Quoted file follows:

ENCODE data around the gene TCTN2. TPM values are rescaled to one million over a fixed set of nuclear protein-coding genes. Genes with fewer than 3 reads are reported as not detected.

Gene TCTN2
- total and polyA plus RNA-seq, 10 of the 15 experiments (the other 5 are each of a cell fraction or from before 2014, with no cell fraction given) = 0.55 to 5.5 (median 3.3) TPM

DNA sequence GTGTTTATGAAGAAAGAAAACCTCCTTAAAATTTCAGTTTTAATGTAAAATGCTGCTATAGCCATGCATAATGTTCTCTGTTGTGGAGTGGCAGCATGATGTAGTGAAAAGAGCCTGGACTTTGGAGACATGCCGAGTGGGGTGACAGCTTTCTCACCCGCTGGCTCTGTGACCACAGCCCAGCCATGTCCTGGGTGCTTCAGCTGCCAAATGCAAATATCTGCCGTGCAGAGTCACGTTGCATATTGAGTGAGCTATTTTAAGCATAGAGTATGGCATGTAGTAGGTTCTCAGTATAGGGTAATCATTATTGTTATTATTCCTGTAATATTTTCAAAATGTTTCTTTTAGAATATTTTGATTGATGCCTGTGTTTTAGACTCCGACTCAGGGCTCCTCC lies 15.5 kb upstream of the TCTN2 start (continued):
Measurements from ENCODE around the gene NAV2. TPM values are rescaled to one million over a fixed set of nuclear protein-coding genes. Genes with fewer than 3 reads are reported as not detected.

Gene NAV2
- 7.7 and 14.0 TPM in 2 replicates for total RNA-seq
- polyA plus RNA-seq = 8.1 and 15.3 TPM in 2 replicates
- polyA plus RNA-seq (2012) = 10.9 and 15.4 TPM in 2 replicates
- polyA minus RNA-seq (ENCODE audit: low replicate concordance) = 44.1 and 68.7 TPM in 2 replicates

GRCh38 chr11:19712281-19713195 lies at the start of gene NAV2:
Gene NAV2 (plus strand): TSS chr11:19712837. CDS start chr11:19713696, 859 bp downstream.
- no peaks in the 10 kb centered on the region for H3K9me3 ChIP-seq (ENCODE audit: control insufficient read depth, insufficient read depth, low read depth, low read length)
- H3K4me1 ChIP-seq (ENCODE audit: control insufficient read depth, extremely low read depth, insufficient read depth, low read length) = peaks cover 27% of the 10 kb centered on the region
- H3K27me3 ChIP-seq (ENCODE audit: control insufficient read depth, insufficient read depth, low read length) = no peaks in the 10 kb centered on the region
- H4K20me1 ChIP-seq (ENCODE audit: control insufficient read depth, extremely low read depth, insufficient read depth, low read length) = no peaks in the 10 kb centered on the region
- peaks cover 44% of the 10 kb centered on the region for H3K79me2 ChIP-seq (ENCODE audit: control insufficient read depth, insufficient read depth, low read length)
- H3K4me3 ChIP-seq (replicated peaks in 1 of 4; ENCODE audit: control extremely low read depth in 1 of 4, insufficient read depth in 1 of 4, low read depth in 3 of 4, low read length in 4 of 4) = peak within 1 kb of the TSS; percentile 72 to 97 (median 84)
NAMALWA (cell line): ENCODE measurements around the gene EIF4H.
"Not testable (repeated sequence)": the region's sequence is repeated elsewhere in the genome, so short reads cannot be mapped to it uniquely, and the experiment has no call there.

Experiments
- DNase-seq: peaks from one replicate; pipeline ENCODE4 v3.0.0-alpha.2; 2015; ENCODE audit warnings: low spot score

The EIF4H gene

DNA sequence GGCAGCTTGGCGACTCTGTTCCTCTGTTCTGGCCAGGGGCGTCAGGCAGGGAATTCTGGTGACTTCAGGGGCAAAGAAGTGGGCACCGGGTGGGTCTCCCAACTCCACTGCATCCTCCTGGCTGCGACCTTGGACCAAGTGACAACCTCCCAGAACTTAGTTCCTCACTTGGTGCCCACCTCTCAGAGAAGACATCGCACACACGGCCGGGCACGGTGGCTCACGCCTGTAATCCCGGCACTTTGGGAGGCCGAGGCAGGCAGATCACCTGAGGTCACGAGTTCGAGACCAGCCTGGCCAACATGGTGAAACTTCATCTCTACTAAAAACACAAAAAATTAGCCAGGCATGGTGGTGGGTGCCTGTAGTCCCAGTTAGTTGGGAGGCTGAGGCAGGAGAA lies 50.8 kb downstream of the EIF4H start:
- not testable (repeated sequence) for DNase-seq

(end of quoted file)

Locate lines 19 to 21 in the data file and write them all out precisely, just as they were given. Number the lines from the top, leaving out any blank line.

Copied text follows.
NAMALWA (cell line): ENCODE measurements around the gene EIF4H.
"Not testable (repeated sequence)": the region's sequence is repeated elsewhere in the genome, so short reads cannot be mapped to it uniquely, and the experiment has no call there.

Experiments